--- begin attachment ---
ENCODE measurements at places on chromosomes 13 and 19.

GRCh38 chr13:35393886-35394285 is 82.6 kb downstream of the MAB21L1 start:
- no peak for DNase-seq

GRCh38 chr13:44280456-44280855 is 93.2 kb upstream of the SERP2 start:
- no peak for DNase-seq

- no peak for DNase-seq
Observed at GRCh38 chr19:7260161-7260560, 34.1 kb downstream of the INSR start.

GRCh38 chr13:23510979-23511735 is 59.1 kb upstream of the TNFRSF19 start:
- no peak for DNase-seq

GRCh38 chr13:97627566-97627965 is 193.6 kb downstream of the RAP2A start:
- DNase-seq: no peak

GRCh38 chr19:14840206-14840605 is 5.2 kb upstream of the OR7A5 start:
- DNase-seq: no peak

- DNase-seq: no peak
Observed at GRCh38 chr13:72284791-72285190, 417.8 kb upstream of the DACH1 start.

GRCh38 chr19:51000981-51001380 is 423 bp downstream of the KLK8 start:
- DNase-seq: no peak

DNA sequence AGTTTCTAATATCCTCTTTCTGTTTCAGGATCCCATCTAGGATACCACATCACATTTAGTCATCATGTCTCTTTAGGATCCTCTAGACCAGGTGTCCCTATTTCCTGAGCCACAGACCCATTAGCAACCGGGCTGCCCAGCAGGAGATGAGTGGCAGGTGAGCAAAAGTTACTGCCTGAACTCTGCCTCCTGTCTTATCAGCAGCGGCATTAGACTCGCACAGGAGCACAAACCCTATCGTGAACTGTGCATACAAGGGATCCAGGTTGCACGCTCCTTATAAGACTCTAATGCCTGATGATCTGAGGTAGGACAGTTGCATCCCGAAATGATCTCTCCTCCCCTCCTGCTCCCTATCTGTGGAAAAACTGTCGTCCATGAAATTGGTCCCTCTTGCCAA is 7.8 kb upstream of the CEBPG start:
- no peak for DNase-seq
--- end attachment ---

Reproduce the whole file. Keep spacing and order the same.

ENCODE measurements at places on chromosomes 13 and 19.

GRCh38 chr13:35393886-35394285 is 82.6 kb downstream of the MAB21L1 start:
- no peak for DNase-seq

GRCh38 chr13:44280456-44280855 is 93.2 kb upstream of the SERP2 start:
- no peak for DNase-seq

- no peak for DNase-seq
Observed at GRCh38 chr19:7260161-7260560, 34.1 kb downstream of the INSR start.

GRCh38 chr13:23510979-23511735 is 59.1 kb upstream of the TNFRSF19 start:
- no peak for DNase-seq

GRCh38 chr13:97627566-97627965 is 193.6 kb downstream of the RAP2A start:
- DNase-seq: no peak

GRCh38 chr19:14840206-14840605 is 5.2 kb upstream of the OR7A5 start:
- DNase-seq: no peak

- DNase-seq: no peak
Observed at GRCh38 chr13:72284791-72285190, 417.8 kb upstream of the DACH1 start.

GRCh38 chr19:51000981-51001380 is 423 bp downstream of the KLK8 start:
- DNase-seq: no peak

DNA sequence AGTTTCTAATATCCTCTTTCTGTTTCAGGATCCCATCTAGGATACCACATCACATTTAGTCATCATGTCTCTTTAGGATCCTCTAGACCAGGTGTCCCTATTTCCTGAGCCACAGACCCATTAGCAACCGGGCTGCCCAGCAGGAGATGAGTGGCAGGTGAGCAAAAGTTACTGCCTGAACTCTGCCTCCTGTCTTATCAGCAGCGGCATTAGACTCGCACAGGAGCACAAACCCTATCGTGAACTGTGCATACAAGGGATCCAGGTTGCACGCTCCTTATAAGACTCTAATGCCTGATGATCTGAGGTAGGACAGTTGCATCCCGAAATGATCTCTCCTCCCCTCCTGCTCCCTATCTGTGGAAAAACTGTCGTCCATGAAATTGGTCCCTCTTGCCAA is 7.8 kb upstream of the CEBPG start:
- no peak for DNase-seq